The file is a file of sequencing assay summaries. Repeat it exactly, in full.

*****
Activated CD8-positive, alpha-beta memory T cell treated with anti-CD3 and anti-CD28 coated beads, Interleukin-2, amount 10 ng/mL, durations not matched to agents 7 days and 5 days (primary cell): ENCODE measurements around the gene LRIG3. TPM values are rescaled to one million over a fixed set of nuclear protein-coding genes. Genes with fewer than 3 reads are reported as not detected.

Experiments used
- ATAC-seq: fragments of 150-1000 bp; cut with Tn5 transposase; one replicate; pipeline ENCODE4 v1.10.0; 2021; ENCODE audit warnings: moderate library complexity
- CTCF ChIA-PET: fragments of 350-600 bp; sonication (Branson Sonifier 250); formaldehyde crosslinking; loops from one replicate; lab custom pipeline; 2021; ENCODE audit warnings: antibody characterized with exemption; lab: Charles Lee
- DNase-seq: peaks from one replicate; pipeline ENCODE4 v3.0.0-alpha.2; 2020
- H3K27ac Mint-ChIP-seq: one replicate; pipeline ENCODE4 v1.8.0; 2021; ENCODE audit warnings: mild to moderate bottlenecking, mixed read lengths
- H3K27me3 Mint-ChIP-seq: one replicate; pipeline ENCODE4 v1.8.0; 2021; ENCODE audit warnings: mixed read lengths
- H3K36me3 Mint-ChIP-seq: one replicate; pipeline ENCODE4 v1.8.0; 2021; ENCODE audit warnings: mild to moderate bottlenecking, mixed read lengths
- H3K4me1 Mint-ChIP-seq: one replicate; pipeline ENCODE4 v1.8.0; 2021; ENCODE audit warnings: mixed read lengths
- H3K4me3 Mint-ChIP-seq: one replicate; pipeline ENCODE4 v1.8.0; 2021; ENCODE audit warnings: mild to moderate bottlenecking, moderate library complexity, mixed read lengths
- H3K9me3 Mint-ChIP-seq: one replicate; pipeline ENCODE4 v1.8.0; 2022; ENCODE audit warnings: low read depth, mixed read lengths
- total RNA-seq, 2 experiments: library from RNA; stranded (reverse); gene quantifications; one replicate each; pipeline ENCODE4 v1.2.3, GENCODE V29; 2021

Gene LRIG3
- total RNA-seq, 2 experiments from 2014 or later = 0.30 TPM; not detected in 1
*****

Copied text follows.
Activated CD8-positive, alpha-beta memory T cell treated with anti-CD3 and anti-CD28 coated beads, Interleukin-2, amount 10 ng/mL, durations not matched to agents 7 days and 5 days (primary cell): ENCODE measurements around the gene LRIG3. TPM values are rescaled to one million over a fixed set of nuclear protein-coding genes. Genes with fewer than 3 reads are reported as not detected.

Experiments used
- ATAC-seq: fragments of 150-1000 bp; cut with Tn5 transposase; one replicate; pipeline ENCODE4 v1.10.0; 2021; ENCODE audit warnings: moderate library complexity
- CTCF ChIA-PET: fragments of 350-600 bp; sonication (Branson Sonifier 250); formaldehyde crosslinking; loops from one replicate; lab custom pipeline; 2021; ENCODE audit warnings: antibody characterized with exemption; lab: Charles Lee
- DNase-seq: peaks from one replicate; pipeline ENCODE4 v3.0.0-alpha.2; 2020
- H3K27ac Mint-ChIP-seq: one replicate; pipeline ENCODE4 v1.8.0; 2021; ENCODE audit warnings: mild to moderate bottlenecking, mixed read lengths
- H3K27me3 Mint-ChIP-seq: one replicate; pipeline ENCODE4 v1.8.0; 2021; ENCODE audit warnings: mixed read lengths
- H3K36me3 Mint-ChIP-seq: one replicate; pipeline ENCODE4 v1.8.0; 2021; ENCODE audit warnings: mild to moderate bottlenecking, mixed read lengths
- H3K4me1 Mint-ChIP-seq: one replicate; pipeline ENCODE4 v1.8.0; 2021; ENCODE audit warnings: mixed read lengths
- H3K4me3 Mint-ChIP-seq: one replicate; pipeline ENCODE4 v1.8.0; 2021; ENCODE audit warnings: mild to moderate bottlenecking, moderate library complexity, mixed read lengths
- H3K9me3 Mint-ChIP-seq: one replicate; pipeline ENCODE4 v1.8.0; 2022; ENCODE audit warnings: low read depth, mixed read lengths
- total RNA-seq, 2 experiments: library from RNA; stranded (reverse); gene quantifications; one replicate each; pipeline ENCODE4 v1.2.3, GENCODE V29; 2021

Gene LRIG3
- total RNA-seq, 2 experiments from 2014 or later = 0.30 TPM; not detected in 1